Lexington buys 30 acres on Kentucky River to create first public access for paddlers

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LFUCG

Lexington will purchase 30 acres along the Kentucky River to create the first public water access in Fayette County on the river.

Lexington Mayor Linda Gorton announced the purchase during a Thursday press conference. It’s been nearly four years in the making.

“I have been working on this project since my first day in the mayor’s office and I am thrilled that it’s finally happening,” Gorton, elected in 2018, said.

The city will pay $1.16 million for the property, which is owned by John Kelley. The money comes from a park acquisition fund that developers pay fees into to help acquire park land. That fund has slightly more than $4 million in it.

The area — off of Old Richmond Road near the Interstate 75 bridge — will allow canoers, kayakers and paddle boarders access to 12 miles of the Kentucky River. In addition, the city plans to add hiking trails to the wooded area.

The city does not plan on allowing motorized watercraft to launch from the site.

Raven Run, the city’s nature sanctuary, is on the Kentucky River but has no direct access to the water.

Mary Quinn Ramer, president of VisitLex, the city’s tourism and convention bureau, said the new park will allow Lexington to market regional adventure tourism. Recreation tourism boomed during the coronavirus pandemic and interest in outdoor recreation continues to grow.

“VisitLex believes the Kentucky River will become a major driver in recreational opportunities for residents and visitors alike,” Ramer said.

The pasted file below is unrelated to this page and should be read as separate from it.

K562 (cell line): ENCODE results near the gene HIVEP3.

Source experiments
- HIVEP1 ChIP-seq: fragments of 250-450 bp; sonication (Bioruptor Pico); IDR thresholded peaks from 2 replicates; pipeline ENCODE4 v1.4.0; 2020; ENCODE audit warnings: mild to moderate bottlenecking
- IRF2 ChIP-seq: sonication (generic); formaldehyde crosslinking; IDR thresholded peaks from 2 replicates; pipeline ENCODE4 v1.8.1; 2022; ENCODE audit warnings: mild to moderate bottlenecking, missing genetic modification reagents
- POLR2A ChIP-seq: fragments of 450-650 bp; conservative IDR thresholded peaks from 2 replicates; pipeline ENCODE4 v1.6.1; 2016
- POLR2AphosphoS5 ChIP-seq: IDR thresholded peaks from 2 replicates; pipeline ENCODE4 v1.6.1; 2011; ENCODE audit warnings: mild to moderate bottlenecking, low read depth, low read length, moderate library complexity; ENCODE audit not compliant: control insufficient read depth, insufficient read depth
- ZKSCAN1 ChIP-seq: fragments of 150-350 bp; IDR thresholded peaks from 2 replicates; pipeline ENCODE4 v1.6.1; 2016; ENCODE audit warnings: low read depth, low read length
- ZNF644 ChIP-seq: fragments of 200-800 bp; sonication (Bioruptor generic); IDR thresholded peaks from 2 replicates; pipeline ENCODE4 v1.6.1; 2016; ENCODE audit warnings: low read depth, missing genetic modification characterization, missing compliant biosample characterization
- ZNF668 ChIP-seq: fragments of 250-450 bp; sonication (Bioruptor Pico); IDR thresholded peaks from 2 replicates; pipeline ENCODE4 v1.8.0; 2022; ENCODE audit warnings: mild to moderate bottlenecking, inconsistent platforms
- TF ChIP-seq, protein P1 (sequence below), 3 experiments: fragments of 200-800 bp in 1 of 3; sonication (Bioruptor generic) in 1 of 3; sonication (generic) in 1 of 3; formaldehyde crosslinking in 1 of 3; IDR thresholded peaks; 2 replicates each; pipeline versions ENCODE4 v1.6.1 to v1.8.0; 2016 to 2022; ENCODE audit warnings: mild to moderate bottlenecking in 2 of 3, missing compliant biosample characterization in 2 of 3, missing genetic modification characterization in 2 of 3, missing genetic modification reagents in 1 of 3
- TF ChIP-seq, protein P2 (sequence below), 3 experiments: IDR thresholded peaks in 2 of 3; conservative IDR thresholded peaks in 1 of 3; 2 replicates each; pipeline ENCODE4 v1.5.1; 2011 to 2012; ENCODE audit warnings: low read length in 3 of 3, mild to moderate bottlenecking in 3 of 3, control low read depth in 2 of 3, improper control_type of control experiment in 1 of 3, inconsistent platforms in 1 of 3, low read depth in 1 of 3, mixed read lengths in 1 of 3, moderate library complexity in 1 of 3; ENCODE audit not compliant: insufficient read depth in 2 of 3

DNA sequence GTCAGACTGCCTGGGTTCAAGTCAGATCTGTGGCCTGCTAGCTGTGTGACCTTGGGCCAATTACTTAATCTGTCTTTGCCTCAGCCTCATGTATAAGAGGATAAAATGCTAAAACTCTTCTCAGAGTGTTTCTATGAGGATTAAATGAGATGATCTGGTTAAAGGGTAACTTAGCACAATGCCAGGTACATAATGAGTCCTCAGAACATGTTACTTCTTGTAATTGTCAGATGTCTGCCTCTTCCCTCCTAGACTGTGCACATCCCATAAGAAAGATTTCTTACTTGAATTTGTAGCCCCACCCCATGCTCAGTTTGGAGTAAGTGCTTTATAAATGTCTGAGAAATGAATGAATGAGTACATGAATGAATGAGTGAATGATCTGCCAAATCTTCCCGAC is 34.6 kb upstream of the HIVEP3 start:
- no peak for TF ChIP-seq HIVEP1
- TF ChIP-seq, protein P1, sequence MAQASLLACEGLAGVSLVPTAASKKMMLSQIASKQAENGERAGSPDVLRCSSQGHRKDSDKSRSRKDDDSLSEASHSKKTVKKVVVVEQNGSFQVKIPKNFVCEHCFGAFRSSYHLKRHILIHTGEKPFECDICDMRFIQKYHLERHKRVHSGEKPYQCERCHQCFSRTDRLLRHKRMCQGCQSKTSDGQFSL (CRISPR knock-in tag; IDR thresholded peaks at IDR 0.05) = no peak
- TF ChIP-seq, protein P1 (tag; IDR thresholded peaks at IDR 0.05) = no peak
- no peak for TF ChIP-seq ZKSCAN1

Boone Creek Outdoors, which has zip lines and other adventure activities, is nearby the land.

The city does not yet have an opening date for the property, Gorton said. The city just finished negotiations for the property on Friday. The Lexington-Fayette Urban County Council still must approve the sale of the land.

Gorton said the city still needs to make some improvements to the property, including installing fencing, signage and improving the ramp access to the river.

Councilwoman Kathy Plomin, whose district includes the Kentucky River property, said the council is expected to bring forward a resolution approving the sale at Thursday’s meeting.

“My husband and I have a kayak and can’t wait for our inaugural voyage,” Plomin said. Plomin said Lexington is one of the largest cities in the country that has limited access to water.

Thursday’s press conference came on the heels of Tuesday’s announcement of the hiring of a design firm for Cardinal Run North, a new 137-acre park off of Versailles Road and New Circle Road. Construction should start in 2023 and the park should be open in 2024. The city is using $10 million from the $121 million in American Rescue Plan Act funding to build the new park on land the city has owned since 1997.

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